We follow. #AreWeThereYet? What's not to love about a space mission that delivers more drama, danger and comebacks than a sci-fi franchise? Only last week, we got another cliff-hanger as space-craft Rosetta tracked down its long-lost lander Philae. Marvellous as the engineering has been, it's the imagination that's kept me riveted to my desktop porthole. ESA transported us across the solar system via our Twitter-feeds. Beam me down, Scottie. Those razor-sharp OSIRIS photos of comet 67P put me right there, kicking up carbon-dust.
Where early Egyptians drew constellations on coffin-lids to guide departing souls, ESA let us ride the stars. This virtual adventure inspired me to create a poet's saga for the digital age: Philae's Book of Hours. So Philae is a chattering soul-bird. And though its song has since fallen silent, it had us spellbound in its season. Its cometary resting-place Abydos was named for an ancient cemetery. In Egyptian mythology, after death a human-headed soul-bird flits between the lands of living and dead. I thought of ESA scientists at computers communing across vast distances to their metal avatar in this underworld. But Philae ventured into the dark on our behalf too, an android explorer probing an icy wilderness, an ingenious box of tricks sifting air and dirt for the secrets of creation. And most extraordinary of all, it talked to us. Well-named for an obelisk that unlocked an ancient language, it kept up a stuttering dialogue for days. #LifeOnAComet Its subsequent silence always hummed with the promise of more.
as a mummified dog... When
you wake at last, Philae
a snakeskin song of telemetry
a cometary Book of Hours ...'
Rosetta is the mother-ship goddess, blue-winged like the protective figure of Isis, who knew a thing or two about resurrections. So whip-smart, quick on its feet, engineering with attitude. Think Princess Leia before the bikini. But this solar-panelled spacecraft could also be sun-god Ra's midnight barge crossing the dangerous realms of the afterlife. When ESA's scientists described the comet's icy jets as a 'living thing, a dragon waking up,' the storyteller in me was hooked. Rosetta's zig-zagging course was a pyramid trajectory. It had to dodge comet 67P's fierce outpourings, just as Ra and his 'crew of gods' had to steer past Apophis, the fire-spitting snake. Surely this is a classic Hero-Quest, a space-voyage in an aluminium boat on a wing and a prayer. Han Solo minus the laser-gun.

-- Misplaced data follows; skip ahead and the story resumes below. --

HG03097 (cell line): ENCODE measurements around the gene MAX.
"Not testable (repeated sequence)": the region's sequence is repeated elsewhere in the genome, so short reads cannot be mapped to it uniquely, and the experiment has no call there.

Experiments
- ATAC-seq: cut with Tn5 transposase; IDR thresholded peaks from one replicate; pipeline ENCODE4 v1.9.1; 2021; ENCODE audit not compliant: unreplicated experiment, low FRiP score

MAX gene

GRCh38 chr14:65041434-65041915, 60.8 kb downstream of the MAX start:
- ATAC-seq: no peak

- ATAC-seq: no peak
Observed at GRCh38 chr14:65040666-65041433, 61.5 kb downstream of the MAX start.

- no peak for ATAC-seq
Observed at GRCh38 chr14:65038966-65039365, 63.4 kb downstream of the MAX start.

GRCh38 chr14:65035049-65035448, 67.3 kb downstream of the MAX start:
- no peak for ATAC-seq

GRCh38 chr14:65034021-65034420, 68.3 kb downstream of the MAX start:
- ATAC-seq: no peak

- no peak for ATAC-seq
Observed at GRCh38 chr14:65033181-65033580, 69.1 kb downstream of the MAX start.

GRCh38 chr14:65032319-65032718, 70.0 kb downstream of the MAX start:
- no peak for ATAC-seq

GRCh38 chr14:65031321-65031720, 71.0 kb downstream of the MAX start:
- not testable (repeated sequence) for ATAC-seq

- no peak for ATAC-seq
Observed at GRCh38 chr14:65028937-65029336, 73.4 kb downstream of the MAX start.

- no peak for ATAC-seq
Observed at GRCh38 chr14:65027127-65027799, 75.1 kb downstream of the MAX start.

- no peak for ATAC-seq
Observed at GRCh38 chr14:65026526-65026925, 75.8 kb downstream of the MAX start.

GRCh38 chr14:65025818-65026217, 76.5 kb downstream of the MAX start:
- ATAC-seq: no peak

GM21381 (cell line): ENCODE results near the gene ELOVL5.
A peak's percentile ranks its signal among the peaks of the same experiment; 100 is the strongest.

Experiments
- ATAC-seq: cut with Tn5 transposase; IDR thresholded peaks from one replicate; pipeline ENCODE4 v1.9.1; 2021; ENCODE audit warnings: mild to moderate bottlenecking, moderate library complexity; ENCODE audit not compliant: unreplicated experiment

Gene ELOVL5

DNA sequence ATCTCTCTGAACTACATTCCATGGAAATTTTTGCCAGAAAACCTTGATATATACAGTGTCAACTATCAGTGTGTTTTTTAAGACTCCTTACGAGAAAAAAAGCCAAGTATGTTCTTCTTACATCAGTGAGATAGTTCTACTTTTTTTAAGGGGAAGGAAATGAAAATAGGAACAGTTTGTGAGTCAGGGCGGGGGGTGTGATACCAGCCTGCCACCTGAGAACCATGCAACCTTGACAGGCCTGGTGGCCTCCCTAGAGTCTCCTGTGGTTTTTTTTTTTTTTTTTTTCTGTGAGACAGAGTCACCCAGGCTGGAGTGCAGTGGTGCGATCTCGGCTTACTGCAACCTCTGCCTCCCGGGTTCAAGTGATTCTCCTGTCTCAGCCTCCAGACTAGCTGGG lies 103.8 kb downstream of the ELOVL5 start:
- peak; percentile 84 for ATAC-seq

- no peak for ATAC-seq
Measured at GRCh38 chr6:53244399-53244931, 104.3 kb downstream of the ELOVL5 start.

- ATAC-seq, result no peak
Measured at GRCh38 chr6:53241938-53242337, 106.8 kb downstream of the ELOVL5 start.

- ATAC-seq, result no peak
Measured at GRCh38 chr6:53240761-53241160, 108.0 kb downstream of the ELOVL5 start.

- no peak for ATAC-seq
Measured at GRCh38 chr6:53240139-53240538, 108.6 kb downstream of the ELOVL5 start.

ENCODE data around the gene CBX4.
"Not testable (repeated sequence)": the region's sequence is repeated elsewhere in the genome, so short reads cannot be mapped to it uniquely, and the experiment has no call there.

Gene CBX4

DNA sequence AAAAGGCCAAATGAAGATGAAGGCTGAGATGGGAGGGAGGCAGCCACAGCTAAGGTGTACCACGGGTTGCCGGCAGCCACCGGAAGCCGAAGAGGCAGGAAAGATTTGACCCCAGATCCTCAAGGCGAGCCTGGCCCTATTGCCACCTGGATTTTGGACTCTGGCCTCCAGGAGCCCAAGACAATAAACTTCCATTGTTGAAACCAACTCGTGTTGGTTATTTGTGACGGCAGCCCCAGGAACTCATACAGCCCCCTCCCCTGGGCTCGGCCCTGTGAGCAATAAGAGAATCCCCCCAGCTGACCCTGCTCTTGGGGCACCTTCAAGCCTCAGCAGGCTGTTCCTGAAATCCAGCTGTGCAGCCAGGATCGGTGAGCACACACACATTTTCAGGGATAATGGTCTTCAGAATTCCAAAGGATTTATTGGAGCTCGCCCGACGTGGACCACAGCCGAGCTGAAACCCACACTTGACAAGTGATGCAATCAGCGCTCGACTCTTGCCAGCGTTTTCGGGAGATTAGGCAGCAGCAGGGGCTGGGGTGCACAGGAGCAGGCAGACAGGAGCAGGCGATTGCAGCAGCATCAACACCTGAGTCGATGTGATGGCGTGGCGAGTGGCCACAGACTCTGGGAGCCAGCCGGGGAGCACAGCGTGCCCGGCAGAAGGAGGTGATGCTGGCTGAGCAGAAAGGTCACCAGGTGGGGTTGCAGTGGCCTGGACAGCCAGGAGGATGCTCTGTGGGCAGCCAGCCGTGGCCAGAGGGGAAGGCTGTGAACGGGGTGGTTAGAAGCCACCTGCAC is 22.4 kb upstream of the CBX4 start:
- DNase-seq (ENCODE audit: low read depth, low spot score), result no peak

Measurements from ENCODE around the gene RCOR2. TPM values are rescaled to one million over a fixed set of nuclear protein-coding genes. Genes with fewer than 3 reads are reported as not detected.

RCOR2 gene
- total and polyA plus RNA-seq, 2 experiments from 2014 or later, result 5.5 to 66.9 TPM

And then there is the comet, captured in mesmerising black-and-white shots in all its rugged variety. I am addicted to those OSIRIS close-ups. Tracts of wildernesses marked not by space-boot but by Philae's human-made SESAME feet. I see comet 67P as a book. Let's call it a book of maps, a cartography of 26 alien regions 'named for Gods of the Old Kingdom'. All very Star-Gate. ESA's Egyptian analogy for the space mission finds its fullest expression in their colour-coded maps of 67P's rocky terrains. Rosetta's own burial chamber will be a cometary pit of hell. I love that it's named for Deir-El-Medina, an Egyptian archaeological site filled with tomb-workers' rubble. But the comet is a book of spells too, a book that spits and fires and sings. A book that hides its secrets deep in pages of ice-dirt, in a crease of rock or sudden abyss:
uncharted twinklings, carbon-glints,
constellations of grit, a cosmic
Some Earthlings are sad that the mission is drawing to a close.* That we will cease our conversation across space with Rosetta's satellite. No more fly-by postcards from the underworld. No time-delayed messages from the box-robot forever hanging on its cliff. Yes, I'll miss all that. But the scientific stories that Rosetta-Philae gifted us are still being decoded. We will be thumbing the pages of 67P for decades to come. And this space-epic has already become a tale of us at our best, coming together in many languages, to achieve an extraordinary feat. No wonder we painted a face on Philae and begged it to call home. Like the Egyptians, we've daubed this fable on our walls. Rosetta and Philae are celebrated in our poems, rock albums, t-shirts, e-wallpapers, sculptures, cartoons, comet-shoes, installations and origami. They are already legends. As the Pyramid texts promise, 'you have died but you will live.'
* ESA has invited followers of Rosettta & Philae to 'Share your personal experiences and feelings about the mission' on a Rosetta Legacy Page. See: http://rosetta-legacy.tumblr.com/ This blog-post appeared there in September 2016.